The investigation into the E. coli outbreak involving romaine lettuce continues but the FDA said Monday that some romaine was safe to eat.
Forty-three people from 12 states fell ill after eating romaine lettuce contaminated with E.coli. The last reported illness was on Oct. 31.
The Centers for Disease Control said 16 individuals have been hospitalized but no deaths have been reported.
The Food and Drug Administration's investigation determined that the romaine tied to the outbreak comes from "end of season" lettuce harvested in California, specifically in the Central Coast regions of central and northern California.
"Based on further discussions with the leafy greens industry and with agricultural authorities, we have begun to narrow the location in which we believe the contaminated romaine in the current outbreak was grown. At the time of the outbreak, the vast majority of the romaine on the market was being grown in the Central Coast region of California. Since, then harvesting of romaine lettuce from this region has ended for the year," FDA commissioner Scott Gottlieb said.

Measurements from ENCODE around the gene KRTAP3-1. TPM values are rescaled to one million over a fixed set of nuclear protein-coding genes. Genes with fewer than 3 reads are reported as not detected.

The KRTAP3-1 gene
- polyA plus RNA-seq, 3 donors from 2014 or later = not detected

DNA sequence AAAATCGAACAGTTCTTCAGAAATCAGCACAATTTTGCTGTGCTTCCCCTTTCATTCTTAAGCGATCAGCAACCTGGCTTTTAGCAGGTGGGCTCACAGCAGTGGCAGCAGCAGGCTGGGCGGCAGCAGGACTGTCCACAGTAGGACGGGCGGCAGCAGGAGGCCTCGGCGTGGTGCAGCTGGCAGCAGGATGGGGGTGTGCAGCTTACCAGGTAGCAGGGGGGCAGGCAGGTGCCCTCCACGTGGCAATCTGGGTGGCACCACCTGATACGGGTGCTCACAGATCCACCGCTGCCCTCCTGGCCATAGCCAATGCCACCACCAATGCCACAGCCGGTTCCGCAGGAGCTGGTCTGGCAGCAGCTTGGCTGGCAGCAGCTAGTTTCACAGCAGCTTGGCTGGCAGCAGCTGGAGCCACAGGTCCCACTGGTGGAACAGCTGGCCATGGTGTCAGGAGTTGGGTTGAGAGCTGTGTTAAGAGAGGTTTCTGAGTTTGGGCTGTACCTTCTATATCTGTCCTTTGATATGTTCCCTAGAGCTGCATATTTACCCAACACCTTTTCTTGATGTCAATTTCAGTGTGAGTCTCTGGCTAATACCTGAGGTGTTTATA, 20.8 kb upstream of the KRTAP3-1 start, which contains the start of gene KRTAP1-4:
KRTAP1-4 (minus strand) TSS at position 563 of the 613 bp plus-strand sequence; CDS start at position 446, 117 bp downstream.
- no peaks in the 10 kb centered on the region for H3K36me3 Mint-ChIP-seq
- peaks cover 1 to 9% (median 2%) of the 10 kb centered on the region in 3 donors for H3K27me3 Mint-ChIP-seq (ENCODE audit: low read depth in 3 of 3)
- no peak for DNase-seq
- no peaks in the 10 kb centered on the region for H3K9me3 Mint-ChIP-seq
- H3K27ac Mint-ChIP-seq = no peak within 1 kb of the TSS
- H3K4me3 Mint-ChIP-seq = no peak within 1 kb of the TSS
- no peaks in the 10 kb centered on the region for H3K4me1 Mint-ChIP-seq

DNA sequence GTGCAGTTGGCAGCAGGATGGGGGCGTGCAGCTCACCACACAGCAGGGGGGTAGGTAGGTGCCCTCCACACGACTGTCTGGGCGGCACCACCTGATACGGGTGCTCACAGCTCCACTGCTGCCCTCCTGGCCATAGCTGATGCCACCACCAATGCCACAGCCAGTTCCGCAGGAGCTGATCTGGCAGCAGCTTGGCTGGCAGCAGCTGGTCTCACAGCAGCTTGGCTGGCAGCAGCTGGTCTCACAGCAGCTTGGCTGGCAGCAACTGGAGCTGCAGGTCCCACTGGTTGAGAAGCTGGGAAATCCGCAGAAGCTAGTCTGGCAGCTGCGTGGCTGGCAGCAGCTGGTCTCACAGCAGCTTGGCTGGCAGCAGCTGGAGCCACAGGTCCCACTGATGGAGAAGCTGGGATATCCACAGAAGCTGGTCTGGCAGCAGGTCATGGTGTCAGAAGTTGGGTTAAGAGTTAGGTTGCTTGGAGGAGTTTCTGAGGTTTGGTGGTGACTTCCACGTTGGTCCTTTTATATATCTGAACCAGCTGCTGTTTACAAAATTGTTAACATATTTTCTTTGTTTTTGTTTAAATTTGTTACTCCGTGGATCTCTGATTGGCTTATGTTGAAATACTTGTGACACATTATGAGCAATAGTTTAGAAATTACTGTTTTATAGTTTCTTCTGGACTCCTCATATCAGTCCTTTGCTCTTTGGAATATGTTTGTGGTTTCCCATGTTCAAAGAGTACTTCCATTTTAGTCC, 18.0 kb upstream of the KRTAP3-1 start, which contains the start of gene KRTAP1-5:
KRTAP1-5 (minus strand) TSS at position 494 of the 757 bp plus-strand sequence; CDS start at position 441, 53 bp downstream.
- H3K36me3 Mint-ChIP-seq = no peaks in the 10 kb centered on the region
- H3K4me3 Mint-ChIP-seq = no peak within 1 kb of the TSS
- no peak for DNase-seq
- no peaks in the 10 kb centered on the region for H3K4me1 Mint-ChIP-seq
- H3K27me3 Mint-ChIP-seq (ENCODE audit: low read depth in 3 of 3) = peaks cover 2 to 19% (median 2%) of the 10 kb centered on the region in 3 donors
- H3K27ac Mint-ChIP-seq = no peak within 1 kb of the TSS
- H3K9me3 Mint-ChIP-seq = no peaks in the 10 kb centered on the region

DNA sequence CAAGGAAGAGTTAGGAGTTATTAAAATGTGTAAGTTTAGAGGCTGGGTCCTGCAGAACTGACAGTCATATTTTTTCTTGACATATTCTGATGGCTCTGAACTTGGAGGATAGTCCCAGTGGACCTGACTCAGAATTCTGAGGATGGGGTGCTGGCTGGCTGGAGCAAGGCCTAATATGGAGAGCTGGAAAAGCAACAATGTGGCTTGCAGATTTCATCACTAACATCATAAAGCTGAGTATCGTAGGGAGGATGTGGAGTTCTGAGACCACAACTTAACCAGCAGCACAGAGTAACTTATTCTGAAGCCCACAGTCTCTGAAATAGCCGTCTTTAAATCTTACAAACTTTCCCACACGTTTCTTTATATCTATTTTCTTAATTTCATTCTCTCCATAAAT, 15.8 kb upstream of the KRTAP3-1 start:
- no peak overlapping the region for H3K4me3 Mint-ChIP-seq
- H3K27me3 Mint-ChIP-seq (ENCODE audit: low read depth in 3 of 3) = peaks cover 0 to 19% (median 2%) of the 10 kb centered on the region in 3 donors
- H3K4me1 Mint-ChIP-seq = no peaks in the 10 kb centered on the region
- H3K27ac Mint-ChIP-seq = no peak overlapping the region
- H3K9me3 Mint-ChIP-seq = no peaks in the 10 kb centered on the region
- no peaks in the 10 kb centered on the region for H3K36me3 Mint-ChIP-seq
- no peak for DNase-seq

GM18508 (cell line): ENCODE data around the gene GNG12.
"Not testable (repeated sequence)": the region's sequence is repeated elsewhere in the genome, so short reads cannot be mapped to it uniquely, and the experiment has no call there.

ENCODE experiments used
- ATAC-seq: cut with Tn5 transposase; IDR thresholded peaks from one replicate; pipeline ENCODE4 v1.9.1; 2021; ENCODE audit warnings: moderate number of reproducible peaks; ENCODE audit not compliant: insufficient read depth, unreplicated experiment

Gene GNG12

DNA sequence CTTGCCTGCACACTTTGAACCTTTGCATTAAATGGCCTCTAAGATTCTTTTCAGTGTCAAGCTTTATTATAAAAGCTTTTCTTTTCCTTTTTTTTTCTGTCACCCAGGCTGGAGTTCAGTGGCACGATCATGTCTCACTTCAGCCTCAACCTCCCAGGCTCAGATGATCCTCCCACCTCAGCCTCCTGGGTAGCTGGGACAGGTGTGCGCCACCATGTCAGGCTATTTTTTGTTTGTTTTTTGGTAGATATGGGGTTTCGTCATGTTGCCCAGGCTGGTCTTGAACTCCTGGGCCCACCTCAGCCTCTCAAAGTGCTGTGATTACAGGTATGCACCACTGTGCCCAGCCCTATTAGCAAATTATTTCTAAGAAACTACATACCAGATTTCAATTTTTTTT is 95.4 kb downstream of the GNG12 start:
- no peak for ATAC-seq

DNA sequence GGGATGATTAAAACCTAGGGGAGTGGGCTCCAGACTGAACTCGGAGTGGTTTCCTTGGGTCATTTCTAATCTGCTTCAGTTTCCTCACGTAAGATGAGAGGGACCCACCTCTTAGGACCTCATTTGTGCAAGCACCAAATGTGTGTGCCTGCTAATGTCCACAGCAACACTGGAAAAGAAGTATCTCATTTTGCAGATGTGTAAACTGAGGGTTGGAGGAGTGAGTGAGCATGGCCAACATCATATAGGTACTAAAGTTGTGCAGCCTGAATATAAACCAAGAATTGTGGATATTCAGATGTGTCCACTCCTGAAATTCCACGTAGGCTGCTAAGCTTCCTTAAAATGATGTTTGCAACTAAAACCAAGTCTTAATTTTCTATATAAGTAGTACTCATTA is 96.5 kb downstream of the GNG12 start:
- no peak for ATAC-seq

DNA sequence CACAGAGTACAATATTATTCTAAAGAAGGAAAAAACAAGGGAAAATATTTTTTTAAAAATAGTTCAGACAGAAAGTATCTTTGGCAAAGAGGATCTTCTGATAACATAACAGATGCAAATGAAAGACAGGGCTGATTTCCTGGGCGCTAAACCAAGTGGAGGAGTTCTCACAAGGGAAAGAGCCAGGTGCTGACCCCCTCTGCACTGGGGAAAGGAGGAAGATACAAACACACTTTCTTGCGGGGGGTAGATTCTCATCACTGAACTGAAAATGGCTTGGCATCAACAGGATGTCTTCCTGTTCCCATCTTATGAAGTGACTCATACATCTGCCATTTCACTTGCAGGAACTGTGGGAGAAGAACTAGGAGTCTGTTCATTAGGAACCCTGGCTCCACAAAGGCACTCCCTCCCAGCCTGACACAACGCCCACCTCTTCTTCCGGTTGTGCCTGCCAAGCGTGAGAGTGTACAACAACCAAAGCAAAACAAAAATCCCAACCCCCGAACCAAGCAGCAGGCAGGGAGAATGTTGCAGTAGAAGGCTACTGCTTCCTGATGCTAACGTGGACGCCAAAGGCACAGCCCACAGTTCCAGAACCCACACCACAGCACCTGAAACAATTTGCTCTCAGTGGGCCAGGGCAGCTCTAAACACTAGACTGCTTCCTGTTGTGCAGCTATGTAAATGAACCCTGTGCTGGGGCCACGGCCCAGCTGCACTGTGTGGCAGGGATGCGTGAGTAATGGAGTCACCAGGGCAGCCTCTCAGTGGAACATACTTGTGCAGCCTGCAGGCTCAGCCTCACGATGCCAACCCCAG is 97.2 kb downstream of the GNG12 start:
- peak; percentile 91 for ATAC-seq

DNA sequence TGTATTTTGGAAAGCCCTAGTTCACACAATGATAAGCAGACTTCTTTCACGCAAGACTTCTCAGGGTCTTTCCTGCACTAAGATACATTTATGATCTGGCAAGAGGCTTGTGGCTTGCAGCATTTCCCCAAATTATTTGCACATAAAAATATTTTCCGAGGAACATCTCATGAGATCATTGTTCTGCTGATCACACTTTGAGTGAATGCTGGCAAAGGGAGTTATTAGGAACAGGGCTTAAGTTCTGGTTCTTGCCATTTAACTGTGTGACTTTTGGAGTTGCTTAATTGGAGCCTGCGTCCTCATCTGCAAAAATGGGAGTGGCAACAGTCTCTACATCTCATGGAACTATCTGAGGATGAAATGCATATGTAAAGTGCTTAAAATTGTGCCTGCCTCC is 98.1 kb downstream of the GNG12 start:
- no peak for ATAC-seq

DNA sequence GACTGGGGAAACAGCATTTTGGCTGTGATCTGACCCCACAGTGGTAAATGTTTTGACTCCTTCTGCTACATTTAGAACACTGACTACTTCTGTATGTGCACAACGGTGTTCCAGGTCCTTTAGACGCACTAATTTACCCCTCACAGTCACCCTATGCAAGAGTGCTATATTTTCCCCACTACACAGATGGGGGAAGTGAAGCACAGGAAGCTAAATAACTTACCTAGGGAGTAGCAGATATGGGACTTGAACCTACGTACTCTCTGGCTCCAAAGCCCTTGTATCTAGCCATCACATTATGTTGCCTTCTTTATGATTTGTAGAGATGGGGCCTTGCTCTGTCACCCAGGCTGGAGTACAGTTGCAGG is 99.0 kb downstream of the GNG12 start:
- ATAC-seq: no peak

Twenty-two people in Canada also fell ill from eating romaine lettuce.
The CDC publicly warned against consuming romaine on Nov. 20, just days before Thanksgiving, and the FDA continued to investigate the outbreak over the holiday.
"The FDA believes it was critically important to have a 'clean break' in the romaine supply available to consumers in the U.S. in order to purge the market of potentially contaminated romaine lettuce related to the current outbreak. This appears to have been accomplished through the market withdrawal request of Nov. 20, 2018," Gottlieb said.
The shifting growing seasons mean that areas like Yuma, Arizona, and parts of Florida will be the sources for U.S.-produced romaine in the coming months.
To help shoppers identify potentially contaminated lettuce, producers are going to start labeling the source of their greens along with a harvest date.
If the lettuce doesn't have that information printed on the packaging, "you should not eat or use it," Gottlieb said.
The CDC echoed that sentiment, saying in a statement, "If you do not know where your romaine lettuce is from, do not eat it."
The natural end of a growing season in an impacted region also factored into the end of the E.coli outbreak in May, when more than 170 people got sick from eating tainted lettuce from the Yuma region.